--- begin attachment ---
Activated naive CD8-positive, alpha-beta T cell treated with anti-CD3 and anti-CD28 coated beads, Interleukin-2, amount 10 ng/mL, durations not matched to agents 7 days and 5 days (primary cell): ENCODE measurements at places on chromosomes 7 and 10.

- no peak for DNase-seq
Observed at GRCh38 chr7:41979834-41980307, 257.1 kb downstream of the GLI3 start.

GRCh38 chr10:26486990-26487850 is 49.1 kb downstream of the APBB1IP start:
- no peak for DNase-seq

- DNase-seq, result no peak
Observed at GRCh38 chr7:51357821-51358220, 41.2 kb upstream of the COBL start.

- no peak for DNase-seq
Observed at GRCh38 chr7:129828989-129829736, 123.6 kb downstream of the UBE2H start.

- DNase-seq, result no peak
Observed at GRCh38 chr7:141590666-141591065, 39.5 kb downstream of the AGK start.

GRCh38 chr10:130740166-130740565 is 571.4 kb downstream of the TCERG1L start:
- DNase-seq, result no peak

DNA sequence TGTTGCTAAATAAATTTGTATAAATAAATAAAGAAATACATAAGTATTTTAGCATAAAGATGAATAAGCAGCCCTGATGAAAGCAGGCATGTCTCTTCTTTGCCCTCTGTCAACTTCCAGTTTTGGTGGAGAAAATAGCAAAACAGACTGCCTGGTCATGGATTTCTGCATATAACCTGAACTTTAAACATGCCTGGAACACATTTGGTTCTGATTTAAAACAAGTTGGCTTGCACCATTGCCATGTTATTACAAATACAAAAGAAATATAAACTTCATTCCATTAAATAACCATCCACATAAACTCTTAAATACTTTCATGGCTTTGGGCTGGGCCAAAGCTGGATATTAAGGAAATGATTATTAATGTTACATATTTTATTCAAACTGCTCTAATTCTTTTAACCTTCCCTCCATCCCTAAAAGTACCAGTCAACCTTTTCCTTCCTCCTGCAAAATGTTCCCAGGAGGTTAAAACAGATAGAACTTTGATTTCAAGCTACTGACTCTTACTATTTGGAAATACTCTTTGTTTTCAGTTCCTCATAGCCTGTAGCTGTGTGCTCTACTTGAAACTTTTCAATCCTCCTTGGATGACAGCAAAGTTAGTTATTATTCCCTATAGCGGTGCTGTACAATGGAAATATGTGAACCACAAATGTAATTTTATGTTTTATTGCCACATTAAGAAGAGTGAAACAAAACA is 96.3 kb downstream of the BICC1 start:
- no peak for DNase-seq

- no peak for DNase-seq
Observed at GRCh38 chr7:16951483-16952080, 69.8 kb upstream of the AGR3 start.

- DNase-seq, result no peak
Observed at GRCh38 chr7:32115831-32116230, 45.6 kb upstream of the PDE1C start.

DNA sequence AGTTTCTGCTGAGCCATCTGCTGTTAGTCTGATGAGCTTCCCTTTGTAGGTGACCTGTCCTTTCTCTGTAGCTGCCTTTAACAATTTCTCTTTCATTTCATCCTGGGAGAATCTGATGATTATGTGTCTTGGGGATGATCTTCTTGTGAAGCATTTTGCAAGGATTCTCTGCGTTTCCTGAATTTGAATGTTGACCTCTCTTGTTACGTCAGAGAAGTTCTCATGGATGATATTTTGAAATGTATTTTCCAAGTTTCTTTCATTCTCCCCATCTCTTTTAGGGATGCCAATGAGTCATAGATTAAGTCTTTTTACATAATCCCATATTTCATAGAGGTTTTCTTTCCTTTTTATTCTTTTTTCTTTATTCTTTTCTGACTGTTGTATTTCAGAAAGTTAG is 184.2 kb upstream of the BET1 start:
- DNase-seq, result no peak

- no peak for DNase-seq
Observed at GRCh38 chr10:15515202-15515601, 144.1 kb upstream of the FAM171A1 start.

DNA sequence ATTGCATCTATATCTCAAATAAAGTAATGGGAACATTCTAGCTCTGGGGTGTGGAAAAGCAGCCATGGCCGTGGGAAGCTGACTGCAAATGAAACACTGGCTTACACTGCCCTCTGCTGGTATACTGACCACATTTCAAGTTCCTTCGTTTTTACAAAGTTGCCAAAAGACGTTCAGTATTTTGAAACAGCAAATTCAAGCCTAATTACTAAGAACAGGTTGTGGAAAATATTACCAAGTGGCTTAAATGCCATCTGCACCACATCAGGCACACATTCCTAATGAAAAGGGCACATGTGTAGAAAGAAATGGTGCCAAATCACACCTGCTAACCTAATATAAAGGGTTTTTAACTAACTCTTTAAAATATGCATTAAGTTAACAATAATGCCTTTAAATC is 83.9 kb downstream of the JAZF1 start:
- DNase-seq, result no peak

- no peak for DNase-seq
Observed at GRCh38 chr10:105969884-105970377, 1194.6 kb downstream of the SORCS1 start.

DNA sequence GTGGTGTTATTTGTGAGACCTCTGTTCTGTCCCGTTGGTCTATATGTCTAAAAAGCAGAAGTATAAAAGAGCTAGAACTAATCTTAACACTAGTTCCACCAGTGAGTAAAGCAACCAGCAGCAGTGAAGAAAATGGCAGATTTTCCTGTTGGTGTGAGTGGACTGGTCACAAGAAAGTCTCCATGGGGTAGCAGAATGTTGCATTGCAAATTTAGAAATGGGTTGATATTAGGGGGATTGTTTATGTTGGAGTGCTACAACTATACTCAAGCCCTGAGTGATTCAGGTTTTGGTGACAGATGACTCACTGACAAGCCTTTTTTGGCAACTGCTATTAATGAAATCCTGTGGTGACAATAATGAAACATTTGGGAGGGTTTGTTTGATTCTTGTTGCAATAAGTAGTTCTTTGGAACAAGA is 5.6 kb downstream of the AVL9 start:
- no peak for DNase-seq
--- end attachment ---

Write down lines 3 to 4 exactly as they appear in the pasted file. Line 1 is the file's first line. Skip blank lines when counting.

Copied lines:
Observed at GRCh38 chr7:41979834-41980307, 257.1 kb downstream of the GLI3 start.

GRCh38 chr10:26486990-26487850 is 49.1 kb downstream of the APBB1IP start: